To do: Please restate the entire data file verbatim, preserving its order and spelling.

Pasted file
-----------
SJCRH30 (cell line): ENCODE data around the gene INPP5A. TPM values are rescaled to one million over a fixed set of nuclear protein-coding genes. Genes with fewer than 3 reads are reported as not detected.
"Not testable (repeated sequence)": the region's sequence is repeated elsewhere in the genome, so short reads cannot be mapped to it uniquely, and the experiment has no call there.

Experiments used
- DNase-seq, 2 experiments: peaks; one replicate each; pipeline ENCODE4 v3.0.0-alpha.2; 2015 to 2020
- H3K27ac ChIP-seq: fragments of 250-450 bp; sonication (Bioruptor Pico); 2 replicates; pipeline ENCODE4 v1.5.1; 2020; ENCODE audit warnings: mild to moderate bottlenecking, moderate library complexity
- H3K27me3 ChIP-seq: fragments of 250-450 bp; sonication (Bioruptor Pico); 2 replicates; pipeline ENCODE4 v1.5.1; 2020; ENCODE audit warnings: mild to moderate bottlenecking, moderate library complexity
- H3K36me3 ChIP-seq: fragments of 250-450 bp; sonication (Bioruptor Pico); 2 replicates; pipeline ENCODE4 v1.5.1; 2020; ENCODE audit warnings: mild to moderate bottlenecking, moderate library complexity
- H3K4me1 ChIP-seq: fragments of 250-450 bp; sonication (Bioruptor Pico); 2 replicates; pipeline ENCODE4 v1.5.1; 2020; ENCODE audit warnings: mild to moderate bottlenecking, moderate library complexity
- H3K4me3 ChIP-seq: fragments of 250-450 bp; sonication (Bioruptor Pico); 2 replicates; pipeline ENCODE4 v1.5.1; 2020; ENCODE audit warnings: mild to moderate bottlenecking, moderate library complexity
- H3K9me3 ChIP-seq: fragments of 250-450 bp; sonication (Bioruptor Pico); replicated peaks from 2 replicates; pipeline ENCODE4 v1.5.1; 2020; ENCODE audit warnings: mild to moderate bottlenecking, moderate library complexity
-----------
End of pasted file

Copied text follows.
SJCRH30 (cell line): ENCODE data around the gene INPP5A. TPM values are rescaled to one million over a fixed set of nuclear protein-coding genes. Genes with fewer than 3 reads are reported as not detected.
"Not testable (repeated sequence)": the region's sequence is repeated elsewhere in the genome, so short reads cannot be mapped to it uniquely, and the experiment has no call there.

Experiments used
- DNase-seq, 2 experiments: peaks; one replicate each; pipeline ENCODE4 v3.0.0-alpha.2; 2015 to 2020
- H3K27ac ChIP-seq: fragments of 250-450 bp; sonication (Bioruptor Pico); 2 replicates; pipeline ENCODE4 v1.5.1; 2020; ENCODE audit warnings: mild to moderate bottlenecking, moderate library complexity
- H3K27me3 ChIP-seq: fragments of 250-450 bp; sonication (Bioruptor Pico); 2 replicates; pipeline ENCODE4 v1.5.1; 2020; ENCODE audit warnings: mild to moderate bottlenecking, moderate library complexity
- H3K36me3 ChIP-seq: fragments of 250-450 bp; sonication (Bioruptor Pico); 2 replicates; pipeline ENCODE4 v1.5.1; 2020; ENCODE audit warnings: mild to moderate bottlenecking, moderate library complexity
- H3K4me1 ChIP-seq: fragments of 250-450 bp; sonication (Bioruptor Pico); 2 replicates; pipeline ENCODE4 v1.5.1; 2020; ENCODE audit warnings: mild to moderate bottlenecking, moderate library complexity
- H3K4me3 ChIP-seq: fragments of 250-450 bp; sonication (Bioruptor Pico); 2 replicates; pipeline ENCODE4 v1.5.1; 2020; ENCODE audit warnings: mild to moderate bottlenecking, moderate library complexity
- H3K9me3 ChIP-seq: fragments of 250-450 bp; sonication (Bioruptor Pico); replicated peaks from 2 replicates; pipeline ENCODE4 v1.5.1; 2020; ENCODE audit warnings: mild to moderate bottlenecking, moderate library complexity